Immigration “is the story of America, and we should be proud of that story,” he said.
His message appeared to resonate with listeners, including Andrew Rodriguez, a city councilman from Eloy, Ariz., who said he liked that Sanders “spoke his mind.”
Still, Sanders has considerable ground to make up if he wants to be known to Latinos. In a recent CNN poll, just 5% of nonwhite Democratic voters said they were likely to support Sanders compared with 65% who backed Clinton.
Clinton, who beat Obama 2 to 1 among Latino voters in the 2008 Democratic primary, has made an early and spirited pitch for Latino support this campaign cycle, laying out her immigration plan last month during a round-table discussion with young immigrant activists at a Las Vegas high school.
Clinton, a former senator from New York and secretary of State, has named Latinos to top positions in her campaign. Last month she hired Lorella Praeli, a well-known “Dreamer” who was brought to the country illegally as a child. The campaign’s political director, Amanda Renteria, arrived at the conference a day ahead of Clinton to talk up her candidate with officials gathered for several days of workshops and other events.
Former Maryland Gov. Martin O’Malley, another candidate seeking the Democratic presidential nomination, has also emphasized Latino outreach. His second interview after he announced his candidacy last month was with the Spanish-language news channel Univision, and he has promised to act on immigration reform within the first 100 days of his presidency.
Tad Devine, Sanders’ campaign strategist, said the candidate would be talking more to Latinos in the coming months, highlighting his record in Congress on immigration issues. The campaign is also hiring people to focus on Latino outreach and communications.
Garrison Nelson, a professor of political science at the University of Vermont, said it is not Sanders’ natural instinct to tailor his message to different audiences.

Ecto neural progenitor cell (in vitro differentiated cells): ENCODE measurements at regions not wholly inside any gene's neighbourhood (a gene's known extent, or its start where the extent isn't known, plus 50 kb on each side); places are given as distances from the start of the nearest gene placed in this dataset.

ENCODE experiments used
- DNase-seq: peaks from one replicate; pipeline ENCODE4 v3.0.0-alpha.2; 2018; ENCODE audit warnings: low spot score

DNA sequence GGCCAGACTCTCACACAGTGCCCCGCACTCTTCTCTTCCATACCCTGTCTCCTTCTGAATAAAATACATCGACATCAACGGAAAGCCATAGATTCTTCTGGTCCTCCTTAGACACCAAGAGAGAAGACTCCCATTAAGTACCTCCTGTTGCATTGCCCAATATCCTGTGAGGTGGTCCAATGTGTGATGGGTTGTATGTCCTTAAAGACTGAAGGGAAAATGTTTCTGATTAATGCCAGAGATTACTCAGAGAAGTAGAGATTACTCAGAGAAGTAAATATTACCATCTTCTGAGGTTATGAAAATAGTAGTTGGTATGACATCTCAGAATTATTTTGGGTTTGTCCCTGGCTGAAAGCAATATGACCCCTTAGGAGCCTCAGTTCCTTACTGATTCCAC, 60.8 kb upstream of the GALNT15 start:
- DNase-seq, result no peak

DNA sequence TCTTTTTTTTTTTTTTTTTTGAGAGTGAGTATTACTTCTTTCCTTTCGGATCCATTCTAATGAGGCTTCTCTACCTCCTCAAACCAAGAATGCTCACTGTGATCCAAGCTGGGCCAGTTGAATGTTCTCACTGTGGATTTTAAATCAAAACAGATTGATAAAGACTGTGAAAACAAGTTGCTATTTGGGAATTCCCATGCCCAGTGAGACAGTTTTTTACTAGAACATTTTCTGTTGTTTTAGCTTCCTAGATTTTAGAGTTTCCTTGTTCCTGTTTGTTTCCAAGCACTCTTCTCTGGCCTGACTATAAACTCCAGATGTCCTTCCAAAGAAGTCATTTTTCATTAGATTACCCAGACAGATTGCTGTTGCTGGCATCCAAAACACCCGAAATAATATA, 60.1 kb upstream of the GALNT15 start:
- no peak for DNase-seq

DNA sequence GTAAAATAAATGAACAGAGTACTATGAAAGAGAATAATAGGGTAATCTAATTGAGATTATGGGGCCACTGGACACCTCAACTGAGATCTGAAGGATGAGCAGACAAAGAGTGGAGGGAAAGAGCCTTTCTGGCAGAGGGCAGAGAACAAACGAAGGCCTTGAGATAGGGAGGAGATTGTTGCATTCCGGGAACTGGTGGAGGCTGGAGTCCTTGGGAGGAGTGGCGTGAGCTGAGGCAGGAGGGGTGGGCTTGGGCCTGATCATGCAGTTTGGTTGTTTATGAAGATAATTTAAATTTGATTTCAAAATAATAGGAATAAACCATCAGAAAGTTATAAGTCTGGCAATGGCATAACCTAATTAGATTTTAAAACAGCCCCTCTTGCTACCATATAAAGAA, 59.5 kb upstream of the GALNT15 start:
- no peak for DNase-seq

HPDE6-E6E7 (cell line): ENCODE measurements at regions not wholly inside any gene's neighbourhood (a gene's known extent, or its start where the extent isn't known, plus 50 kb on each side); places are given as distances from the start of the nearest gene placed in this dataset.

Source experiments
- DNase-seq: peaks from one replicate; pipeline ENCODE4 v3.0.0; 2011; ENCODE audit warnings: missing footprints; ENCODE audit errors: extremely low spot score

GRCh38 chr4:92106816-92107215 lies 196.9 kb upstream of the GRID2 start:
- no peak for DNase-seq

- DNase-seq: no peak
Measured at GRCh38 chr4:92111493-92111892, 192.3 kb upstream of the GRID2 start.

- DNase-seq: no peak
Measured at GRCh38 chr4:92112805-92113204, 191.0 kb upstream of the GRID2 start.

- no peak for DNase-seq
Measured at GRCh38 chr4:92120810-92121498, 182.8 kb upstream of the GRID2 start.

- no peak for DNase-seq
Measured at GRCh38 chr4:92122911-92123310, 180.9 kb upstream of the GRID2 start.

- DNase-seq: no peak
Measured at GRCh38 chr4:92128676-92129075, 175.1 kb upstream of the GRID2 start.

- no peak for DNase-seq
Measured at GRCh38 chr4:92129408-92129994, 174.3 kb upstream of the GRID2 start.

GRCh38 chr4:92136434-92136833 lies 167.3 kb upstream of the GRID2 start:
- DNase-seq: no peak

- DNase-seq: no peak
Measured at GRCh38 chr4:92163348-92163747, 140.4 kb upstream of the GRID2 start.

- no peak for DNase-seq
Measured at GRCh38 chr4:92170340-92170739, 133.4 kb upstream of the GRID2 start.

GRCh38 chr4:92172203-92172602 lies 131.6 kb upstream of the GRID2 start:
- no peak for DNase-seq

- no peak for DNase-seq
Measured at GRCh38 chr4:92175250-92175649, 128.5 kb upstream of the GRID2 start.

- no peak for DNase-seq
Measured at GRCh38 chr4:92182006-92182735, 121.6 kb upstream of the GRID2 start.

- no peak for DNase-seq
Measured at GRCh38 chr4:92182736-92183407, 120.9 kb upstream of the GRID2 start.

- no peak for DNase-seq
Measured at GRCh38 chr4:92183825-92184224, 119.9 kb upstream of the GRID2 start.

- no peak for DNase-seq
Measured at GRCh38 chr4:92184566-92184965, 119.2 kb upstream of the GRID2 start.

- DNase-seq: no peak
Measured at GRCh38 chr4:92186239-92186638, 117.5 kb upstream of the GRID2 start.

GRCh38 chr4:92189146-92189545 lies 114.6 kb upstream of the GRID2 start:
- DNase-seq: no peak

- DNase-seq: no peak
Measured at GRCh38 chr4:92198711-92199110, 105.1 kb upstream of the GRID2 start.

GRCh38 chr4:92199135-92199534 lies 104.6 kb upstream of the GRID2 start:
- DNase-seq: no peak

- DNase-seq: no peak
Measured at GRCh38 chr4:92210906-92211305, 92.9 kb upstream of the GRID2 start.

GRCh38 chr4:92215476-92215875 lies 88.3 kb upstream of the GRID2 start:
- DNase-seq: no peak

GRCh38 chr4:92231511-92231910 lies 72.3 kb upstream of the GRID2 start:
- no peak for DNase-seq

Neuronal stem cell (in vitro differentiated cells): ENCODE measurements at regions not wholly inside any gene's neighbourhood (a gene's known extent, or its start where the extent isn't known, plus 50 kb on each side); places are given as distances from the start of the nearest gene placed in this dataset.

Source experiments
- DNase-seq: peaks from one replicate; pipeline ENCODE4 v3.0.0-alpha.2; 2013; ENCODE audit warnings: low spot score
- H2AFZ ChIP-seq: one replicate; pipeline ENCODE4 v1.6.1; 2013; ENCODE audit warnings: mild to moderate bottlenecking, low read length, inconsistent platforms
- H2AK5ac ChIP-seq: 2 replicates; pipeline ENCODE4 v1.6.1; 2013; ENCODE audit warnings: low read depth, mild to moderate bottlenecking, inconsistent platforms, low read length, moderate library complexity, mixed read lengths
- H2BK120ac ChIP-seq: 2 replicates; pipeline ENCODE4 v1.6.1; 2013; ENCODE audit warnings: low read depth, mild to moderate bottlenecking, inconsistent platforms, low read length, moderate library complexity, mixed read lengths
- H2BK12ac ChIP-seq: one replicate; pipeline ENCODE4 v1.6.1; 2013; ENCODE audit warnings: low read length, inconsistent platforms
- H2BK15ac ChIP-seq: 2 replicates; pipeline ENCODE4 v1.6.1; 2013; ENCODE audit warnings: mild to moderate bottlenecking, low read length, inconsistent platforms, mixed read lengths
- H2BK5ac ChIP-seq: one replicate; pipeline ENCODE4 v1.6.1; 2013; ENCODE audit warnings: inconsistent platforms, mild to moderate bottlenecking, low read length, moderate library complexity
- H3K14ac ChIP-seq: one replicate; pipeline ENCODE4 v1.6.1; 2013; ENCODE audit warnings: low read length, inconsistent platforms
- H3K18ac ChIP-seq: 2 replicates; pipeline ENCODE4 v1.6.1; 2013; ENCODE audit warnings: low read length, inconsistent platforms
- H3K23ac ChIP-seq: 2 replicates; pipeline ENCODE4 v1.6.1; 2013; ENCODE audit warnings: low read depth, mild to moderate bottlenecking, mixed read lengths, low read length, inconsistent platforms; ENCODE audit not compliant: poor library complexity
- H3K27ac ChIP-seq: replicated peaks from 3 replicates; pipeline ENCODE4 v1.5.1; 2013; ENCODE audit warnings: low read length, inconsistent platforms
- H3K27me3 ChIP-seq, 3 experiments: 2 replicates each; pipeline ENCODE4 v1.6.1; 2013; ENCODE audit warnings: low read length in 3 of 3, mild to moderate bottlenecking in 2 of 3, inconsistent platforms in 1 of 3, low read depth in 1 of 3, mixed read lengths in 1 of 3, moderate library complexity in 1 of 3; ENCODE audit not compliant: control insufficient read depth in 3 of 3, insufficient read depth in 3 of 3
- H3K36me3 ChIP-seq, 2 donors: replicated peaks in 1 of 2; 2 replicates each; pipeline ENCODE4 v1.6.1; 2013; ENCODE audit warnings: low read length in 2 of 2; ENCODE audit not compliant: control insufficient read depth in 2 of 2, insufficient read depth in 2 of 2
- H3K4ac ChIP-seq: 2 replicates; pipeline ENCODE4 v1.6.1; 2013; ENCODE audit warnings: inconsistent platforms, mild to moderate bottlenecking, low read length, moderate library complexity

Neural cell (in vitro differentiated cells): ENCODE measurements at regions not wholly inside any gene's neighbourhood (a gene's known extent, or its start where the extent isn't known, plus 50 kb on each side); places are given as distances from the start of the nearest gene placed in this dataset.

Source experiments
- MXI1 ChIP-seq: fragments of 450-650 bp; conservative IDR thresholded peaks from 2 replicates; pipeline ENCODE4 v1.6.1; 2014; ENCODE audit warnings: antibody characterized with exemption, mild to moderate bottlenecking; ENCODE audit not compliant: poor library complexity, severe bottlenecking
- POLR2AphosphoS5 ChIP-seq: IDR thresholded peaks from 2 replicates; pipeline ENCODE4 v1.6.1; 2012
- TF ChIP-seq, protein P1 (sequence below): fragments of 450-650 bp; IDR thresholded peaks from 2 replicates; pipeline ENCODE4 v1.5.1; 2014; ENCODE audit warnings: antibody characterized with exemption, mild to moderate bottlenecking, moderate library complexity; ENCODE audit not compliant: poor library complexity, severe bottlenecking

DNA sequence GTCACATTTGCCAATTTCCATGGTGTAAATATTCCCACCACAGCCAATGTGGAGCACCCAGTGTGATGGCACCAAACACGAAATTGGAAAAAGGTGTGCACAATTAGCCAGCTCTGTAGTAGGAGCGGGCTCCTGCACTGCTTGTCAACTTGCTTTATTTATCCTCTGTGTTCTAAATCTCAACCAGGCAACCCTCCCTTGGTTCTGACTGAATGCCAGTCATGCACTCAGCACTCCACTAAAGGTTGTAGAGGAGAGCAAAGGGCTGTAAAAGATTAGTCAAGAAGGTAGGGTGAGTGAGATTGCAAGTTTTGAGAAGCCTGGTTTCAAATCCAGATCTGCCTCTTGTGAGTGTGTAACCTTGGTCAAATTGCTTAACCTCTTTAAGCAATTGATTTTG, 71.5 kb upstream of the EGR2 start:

“Bernie’s not an identity politics candidate,” said Nelson, who has been following Sanders’ political career for decades.
“Bernie’s is an economic message,” Nelson said. “He believes the underclass is not defined by their demography; they’re defined by their income. He finds this kind of demographic politics somewhat — well, he doesn’t like it.”
Sanders had a different message at an earlier campaign stop Friday morning. At a boisterous rally at Treasure Island Casino, he brought an overwhelmingly white crowd of several hundred to their feet several times with calls for a “political revolution” that includes limiting the money that private companies can spend in elections.
He didn’t mention his support for a pathway to citizenship for immigrants in the country illegally until 45 minutes into his speech — and even then he only spoke a few lines.
That didn’t matter to 20-year-old Christian Herrera, who sat excitedly with his parents in the second row. The family had driven five hours that morning from Mexicali, Calif., to see Sanders speak.
Herrera, who said he was drawn to Sanders’ support for free college tuition, said Latinos care about much more than just immigration. Latino issues are American issues, he said.
“He’s for the people,” Herrera said of Sanders. “He’s for the middle class.”